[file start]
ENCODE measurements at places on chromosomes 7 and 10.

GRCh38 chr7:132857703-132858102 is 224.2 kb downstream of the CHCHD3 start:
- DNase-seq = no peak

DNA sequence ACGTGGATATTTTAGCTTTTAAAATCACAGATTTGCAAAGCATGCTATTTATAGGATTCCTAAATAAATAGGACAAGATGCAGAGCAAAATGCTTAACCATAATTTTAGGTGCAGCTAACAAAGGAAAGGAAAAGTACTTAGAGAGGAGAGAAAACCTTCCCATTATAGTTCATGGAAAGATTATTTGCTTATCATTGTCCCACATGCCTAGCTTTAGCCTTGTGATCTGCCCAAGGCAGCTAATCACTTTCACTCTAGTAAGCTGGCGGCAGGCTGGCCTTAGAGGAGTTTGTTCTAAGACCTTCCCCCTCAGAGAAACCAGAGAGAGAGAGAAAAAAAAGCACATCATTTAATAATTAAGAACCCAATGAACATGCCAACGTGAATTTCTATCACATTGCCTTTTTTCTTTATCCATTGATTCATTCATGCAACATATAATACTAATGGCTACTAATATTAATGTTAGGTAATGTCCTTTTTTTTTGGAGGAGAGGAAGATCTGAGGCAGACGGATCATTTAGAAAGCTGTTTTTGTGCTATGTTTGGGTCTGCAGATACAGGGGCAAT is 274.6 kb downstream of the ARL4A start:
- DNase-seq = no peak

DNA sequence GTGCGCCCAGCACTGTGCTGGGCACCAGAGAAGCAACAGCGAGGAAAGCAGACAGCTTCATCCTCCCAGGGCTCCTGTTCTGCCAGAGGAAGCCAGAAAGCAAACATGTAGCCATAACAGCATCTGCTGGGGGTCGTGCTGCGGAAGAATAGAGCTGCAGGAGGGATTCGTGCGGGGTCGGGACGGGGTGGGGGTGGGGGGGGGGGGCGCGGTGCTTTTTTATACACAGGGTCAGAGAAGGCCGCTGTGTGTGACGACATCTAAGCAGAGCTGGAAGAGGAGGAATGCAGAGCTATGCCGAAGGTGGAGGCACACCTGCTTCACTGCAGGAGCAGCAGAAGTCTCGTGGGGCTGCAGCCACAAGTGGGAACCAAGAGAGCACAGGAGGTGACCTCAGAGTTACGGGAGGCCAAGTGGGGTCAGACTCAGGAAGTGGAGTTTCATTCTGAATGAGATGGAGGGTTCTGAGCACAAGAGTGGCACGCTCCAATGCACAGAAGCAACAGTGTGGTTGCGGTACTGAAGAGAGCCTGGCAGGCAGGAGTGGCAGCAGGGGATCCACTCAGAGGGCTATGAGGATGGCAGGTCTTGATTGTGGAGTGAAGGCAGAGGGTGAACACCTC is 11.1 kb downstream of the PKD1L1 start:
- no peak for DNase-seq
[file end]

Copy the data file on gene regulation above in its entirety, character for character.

ENCODE measurements at places on chromosomes 7 and 10.

GRCh38 chr7:132857703-132858102 is 224.2 kb downstream of the CHCHD3 start:
- DNase-seq = no peak

DNA sequence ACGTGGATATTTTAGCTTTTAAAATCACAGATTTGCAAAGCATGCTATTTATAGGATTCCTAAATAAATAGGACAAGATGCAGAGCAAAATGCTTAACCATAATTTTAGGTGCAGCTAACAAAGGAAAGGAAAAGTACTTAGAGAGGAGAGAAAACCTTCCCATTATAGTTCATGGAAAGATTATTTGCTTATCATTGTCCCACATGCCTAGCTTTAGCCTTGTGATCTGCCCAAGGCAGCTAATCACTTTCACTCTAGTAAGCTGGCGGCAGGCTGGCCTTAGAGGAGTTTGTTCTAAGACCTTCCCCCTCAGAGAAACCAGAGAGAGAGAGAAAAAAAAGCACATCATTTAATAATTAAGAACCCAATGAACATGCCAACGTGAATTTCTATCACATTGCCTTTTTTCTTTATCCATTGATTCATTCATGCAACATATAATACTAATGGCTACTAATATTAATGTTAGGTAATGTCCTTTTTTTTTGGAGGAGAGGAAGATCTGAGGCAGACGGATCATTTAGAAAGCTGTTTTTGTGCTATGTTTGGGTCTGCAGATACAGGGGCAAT is 274.6 kb downstream of the ARL4A start:
- DNase-seq = no peak

DNA sequence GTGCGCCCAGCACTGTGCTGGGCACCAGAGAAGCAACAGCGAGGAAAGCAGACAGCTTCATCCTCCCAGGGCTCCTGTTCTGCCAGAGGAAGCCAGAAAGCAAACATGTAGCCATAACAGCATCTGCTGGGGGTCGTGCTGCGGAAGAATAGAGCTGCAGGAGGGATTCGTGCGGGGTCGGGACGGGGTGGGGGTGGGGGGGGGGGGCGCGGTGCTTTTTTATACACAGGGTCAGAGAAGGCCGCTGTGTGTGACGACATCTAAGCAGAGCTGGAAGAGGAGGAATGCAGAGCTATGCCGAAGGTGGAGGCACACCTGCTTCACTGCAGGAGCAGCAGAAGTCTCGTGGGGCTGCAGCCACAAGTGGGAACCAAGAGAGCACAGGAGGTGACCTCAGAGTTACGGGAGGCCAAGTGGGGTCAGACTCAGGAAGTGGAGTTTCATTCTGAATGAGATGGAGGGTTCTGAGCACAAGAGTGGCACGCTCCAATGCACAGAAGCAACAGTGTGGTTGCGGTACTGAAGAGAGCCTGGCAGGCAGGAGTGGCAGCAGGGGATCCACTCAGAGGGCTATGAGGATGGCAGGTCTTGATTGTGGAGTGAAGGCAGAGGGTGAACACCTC is 11.1 kb downstream of the PKD1L1 start:
- no peak for DNase-seq